Magazine | January 28, 2013, Issue

Rewriting Slavery

A review of Django Unchained

One of the first adult movies that I remember seeing in a theater was Kevin Costner’s prairie epic Dances with Wolves. Because I was ten years old and a history nerd, and still several years away from my transformation into a cold-eyed, cold-hearted conservative, Costner’s sentimental, PC elegy for the Plains Indians inspired weeks of counterfactual imaginings in which the doom that fell on America’s native peoples was averted by a combination of Sioux military genius and a few noble whites who took the native side.

Quentin Tarantino hasn’t gotten around to making Dances on Custer’s Grave just yet, but his last two movies, Inglourious Basterds and now Django Unchained, have been inspired by the same impulse to save history’s victims — first 1940s Jews, now antebellum slaves — from their fate. But rather than the naïveté of a ten-year-old, Tarantino has the bloody-minded glee of an overgrown adolescent, so his counterfactuals are melodramas in which the liberated victims exact a terrible, blood-soaked revenge.

In Basterds, the revengers were Jewish commandos on a mission to assassinate the Nazi high command. In Django, the revenger is a freed slave (Jamie Foxx) whose wife (Kerry Washington) remains in bondage. The similarities between these stories and the style in which they’re told have earned the movies similar receptions — a mix of frank enthusiasm and furious offense-taking. But I suspect that once we have a little more perspective, Django will look like the bolder film, and also the less successful one.

It’s bolder because it’s actually a movie about slavery, and not just one about making sure the slaveholders get theirs. Apart from a harrowing Gestapo interrogation, Basterds kept the Holocaust itself well offstage. But to free his wife and wreak his revenge, Foxx’s Django has to make his way from the Wild West, where he’s been taken on as a partner by a sympathetic German bounty hunter (Christoph Waltz), to the cotton South, where his bride languishes on the vast Mississippi estate of a planter named Calvin Candie (Leonardo DiCaprio).

This means that he, and we, are riding into the very heart of slave culture, which places the violence that sustained the peculiar institution front and center on the screen. And this is Tarantino, so the gore is as red as you’d expect. By the time Django gets around to making the slaveowners bleed in their turn, we’ve seen slaves whipped and mutilated, a runaway torn limb from limb by hounds, and a pair of slaves forced to fight each other, barehanded, to the death.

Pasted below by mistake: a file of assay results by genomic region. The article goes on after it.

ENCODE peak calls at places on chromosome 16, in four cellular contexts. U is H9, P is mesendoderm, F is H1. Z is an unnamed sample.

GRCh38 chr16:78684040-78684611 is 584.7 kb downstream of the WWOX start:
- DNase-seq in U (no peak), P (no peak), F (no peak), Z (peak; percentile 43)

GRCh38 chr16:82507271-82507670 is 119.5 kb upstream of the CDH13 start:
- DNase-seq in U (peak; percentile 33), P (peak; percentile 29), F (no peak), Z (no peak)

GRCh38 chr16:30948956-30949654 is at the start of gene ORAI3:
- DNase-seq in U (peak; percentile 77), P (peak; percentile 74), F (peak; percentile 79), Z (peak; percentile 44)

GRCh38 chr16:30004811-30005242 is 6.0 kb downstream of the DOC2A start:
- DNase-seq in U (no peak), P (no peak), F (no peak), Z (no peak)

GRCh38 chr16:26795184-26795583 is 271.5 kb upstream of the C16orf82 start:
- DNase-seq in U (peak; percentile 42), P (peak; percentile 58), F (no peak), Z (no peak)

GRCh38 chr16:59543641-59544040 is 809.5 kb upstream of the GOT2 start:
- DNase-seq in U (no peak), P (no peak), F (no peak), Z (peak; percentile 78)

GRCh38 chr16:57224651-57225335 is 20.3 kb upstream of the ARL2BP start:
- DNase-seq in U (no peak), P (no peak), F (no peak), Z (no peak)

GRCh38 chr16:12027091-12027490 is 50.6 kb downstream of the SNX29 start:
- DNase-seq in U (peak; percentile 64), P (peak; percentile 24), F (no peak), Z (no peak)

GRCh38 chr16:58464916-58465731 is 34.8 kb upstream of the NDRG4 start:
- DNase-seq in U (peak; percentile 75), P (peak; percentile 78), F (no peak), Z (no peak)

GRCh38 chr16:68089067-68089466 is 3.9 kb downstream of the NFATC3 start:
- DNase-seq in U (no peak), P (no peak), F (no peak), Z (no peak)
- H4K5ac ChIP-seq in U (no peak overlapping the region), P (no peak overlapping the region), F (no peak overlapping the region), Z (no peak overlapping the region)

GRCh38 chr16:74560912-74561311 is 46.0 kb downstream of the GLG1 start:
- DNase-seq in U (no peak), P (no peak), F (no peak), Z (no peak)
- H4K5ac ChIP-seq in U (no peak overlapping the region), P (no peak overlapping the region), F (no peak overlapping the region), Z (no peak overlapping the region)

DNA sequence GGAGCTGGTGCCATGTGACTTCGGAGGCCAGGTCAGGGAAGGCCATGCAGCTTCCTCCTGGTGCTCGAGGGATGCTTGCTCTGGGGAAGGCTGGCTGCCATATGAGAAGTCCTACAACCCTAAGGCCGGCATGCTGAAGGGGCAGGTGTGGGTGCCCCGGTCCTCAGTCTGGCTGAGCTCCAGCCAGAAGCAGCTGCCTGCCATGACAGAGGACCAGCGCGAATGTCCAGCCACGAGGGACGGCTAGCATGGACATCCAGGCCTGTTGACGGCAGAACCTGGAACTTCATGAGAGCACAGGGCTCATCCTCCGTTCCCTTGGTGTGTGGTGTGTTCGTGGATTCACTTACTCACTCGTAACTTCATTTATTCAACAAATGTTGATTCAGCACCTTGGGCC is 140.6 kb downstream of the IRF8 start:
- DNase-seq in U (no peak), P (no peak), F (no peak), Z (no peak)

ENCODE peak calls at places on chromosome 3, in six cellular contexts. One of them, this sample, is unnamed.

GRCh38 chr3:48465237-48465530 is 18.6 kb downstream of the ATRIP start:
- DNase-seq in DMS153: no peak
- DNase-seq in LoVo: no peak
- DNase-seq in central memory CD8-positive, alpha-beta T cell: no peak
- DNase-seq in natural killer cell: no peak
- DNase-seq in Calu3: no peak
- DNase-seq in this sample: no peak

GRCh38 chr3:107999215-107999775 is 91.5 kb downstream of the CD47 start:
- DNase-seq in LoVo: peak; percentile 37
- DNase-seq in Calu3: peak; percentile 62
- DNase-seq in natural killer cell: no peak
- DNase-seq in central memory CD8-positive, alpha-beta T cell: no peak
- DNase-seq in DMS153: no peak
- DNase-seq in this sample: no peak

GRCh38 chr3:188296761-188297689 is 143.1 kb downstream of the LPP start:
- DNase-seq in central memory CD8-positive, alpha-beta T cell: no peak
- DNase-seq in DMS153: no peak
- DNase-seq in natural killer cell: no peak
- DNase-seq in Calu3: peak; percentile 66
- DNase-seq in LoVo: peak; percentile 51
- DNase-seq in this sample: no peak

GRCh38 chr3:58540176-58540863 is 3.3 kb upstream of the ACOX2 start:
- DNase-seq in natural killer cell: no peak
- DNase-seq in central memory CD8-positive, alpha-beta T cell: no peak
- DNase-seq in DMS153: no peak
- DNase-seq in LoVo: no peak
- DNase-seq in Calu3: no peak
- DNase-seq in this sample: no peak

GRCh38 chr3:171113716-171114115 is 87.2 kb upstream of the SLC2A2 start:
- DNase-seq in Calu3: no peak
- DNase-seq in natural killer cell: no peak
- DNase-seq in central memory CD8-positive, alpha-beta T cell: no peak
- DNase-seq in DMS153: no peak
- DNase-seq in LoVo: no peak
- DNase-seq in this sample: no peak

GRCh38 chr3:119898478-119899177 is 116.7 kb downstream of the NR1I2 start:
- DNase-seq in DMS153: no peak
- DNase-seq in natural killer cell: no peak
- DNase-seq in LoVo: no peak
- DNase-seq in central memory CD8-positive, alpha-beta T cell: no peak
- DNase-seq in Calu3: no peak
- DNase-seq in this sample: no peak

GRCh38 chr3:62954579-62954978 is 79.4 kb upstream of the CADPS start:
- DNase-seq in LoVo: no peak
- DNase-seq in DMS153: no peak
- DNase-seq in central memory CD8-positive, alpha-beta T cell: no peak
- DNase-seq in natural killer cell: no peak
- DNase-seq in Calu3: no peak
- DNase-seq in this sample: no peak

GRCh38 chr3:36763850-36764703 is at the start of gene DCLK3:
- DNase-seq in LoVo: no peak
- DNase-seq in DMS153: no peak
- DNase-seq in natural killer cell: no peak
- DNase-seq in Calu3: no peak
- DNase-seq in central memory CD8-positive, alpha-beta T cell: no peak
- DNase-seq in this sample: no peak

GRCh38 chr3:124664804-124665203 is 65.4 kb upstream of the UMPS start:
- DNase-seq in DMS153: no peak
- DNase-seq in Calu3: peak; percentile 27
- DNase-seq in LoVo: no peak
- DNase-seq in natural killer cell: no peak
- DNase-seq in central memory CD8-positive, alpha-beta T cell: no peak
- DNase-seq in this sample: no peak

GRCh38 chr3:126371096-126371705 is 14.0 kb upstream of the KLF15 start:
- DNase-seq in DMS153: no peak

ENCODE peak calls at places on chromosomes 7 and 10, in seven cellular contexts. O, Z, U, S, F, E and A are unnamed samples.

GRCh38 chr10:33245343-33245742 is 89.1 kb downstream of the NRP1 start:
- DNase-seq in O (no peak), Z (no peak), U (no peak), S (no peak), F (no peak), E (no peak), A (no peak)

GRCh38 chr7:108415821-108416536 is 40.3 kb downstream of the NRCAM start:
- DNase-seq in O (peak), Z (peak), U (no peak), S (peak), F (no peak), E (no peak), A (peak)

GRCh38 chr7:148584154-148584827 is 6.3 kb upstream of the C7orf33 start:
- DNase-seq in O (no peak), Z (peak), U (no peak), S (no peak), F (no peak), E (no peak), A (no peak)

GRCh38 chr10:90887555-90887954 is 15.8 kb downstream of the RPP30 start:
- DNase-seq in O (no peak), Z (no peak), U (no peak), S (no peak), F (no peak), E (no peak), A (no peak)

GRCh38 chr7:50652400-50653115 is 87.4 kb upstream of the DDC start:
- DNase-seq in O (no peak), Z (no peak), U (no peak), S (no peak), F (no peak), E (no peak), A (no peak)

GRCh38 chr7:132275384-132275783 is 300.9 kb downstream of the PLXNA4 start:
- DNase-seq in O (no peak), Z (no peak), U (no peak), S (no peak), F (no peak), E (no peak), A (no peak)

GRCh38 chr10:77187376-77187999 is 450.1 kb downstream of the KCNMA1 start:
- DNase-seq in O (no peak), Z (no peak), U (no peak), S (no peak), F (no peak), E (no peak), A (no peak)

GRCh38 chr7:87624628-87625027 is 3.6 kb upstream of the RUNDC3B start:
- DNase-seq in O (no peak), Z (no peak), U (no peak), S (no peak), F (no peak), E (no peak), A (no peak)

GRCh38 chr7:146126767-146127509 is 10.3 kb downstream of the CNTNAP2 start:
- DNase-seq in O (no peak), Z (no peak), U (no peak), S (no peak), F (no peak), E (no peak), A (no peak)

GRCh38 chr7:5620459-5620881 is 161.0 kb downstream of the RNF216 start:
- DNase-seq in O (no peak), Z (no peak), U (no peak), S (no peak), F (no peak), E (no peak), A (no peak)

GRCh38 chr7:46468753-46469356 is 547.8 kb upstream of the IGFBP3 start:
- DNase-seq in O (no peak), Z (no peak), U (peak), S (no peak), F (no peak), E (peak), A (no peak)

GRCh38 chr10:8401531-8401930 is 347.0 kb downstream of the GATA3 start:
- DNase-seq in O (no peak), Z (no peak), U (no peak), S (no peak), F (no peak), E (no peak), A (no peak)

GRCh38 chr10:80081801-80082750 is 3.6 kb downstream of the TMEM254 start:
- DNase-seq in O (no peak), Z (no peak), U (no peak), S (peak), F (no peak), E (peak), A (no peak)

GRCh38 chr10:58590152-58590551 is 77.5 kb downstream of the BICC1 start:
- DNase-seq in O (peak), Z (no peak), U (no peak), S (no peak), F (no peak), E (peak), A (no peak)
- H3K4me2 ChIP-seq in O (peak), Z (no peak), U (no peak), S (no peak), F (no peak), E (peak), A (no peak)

These horrors are probably less familiar to moviegoers than the barbed wire and boxcars of the Holocaust. The days of Hollywood’s sentimentalizing the Confederacy are long past, but for various reasons the movie industry has been less than enthusiastic about dramatizing the lives of slaves and their masters. Tarantino, then, is doing something genuinely audacious: Where Inglourious Basterds merely rewrote a tragic history, Django assumes the responsibility of actually telling it as well.

#page#But this audacity creates a persistent, nagging uncertainty about what kind of movie we’re actually watching. Basterds was clearly a fantasia, start to finish — by turns terrifying, grisly, and gripping, but never self-serious, never Schindler’s List. Indeed, because Schindler’s List already existed, Basterds was free to be something else entirely.

But in Django, the fact that Tarantino is trying something more ambitious inevitably leaves the audience wanting more than his spaghetti-western framework can deliver. Because we so rarely see movies about characters born into slavery, for instance, we want more from Django himself than Foxx’s stoic man-on-a-mission caricature delivers. We want more from DiCaprio than just an amusing caricature of a spoiled young supremacist, and more from Samuel L. Jackson, who shows up as Candie’s sinister house slave — a cruel Uncle Tom who is the real power on the plantation — than just another riff on the profanity-spewing tough guys he’s played in prior Tarantino films. In such uncharted waters, cool is insufficient: This subject cries out for psychology as well.

It also cries out for a little more historical authenticity than he’s willing to offer. Tarantino has always been more drawn to violence than to sex, so it makes sense that he would spend much more time on the aforementioned to-the-death fights between male slaves — so-called Mandingo fighting — than on the threat of sexual violence against black women. But as Tom Carson has pointed out in  The New Republic, the motor of the movie’s plot is “Django’s sexual rage that his wife has been forced into concubinage” — and Tarantino is too squeamish to actually show her being violated

And here’s the kicker: Outside of the 1970s blaxploitation film that coined the term, Mandingo fighting didn’t even exist. (Slaves were far too valuable to be sacrificed in a kind of human cockfighting.) So the chief illustration of slavery’s horrors in Django Unchained is actually a complete fiction, and the real-life horror that should have been front and center — sexual violence and exploitation — is only hinted at, because it doesn’t have a place in Tarantino’s presexual pulp aesthetic.

It isn’t Tarantino’s fault that there are too few movies set on antebellum plantations, and he deserves credit for brazenly wading in where filmmakers both black and white have feared to tread. But that doesn’t change the fact that with Django, for all its undeniable entertainment value, he’s in over his head.

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